- Associated Press - Wednesday, September 24, 2014

HARTFORD, Conn. (AP) — A cap on the local taxes paid for vehicles is a key component of an urban agenda announced Wednesday by Republican gubernatorial candidate Tom Foley.

The Greenwich businessman said he would push to limit the tax to 30 mills on vehicles and personal property other than cars. Real estate would not be affected.

“The car tax is simply too high in our cities and it distorts markets,” Foley said.

One mill is equal to $1 for every $1,000 of assessed property.

A list of mill rates for the 2013 grand list year, posted on the Office of Policy and Management’s website, shows about 60 of the 169 cities and towns have local property tax rates that are 30 mills or more. The largest rates are in the state’s cities, such as 74.29 mills in Hartford.

The car tax has been a vexing issue for Connecticut politicians. In 2013, Democratic Gov. Dannel P. Malloy, who is seeking re-election, proposed slashing the tax by exempting the first $20,000 of a vehicle’s assessed value from the property tax. There was not enough support for that idea or a bipartisan proposal to phase out the tax. Many local officials voiced concern their communities would suffer revenue losses.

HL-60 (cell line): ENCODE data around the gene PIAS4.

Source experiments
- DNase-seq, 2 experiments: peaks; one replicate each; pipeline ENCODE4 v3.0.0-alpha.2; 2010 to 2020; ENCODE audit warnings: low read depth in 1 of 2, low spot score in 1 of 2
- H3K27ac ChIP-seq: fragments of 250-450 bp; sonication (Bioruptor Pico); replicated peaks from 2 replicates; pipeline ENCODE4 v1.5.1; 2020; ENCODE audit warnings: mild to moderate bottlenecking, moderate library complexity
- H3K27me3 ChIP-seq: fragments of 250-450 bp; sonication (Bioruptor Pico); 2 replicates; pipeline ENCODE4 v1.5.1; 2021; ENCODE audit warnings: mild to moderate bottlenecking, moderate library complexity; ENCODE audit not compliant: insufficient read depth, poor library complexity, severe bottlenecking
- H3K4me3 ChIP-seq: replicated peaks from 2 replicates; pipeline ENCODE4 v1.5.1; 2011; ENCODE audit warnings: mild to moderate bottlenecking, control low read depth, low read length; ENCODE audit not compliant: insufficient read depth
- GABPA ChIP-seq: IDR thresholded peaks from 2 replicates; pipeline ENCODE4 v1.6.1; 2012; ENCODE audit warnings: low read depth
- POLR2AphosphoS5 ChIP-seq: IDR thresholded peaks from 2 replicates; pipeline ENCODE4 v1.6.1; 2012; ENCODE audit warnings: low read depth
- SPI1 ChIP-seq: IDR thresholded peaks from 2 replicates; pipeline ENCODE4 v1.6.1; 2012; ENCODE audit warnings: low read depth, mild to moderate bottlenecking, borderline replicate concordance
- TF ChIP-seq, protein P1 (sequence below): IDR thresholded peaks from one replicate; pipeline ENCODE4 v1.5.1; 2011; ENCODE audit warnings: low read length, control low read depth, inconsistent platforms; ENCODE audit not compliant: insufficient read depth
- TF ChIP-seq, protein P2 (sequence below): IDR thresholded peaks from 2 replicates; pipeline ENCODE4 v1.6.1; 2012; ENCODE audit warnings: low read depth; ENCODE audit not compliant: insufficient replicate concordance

Foley said his plan would have the state cover the revenue loss for communities affected by the cap, which he estimated at $30 million.

Foley’s 12-page urban plan also includes education initiatives, including in-district public school choice.

Earlier Wednesday, Democratic state lawmakers criticized Foley’s education proposals for lacking substance.

Tom Foley’s recent ad also says he will ‘make our schools better.” He might as well say, “I’m going to make all of your children smarter and above average,’” said state Rep. Andrew Fleischmann, co-chairman of the legislature’s education committee. “It’s rhetoric with absolutely no substance.”

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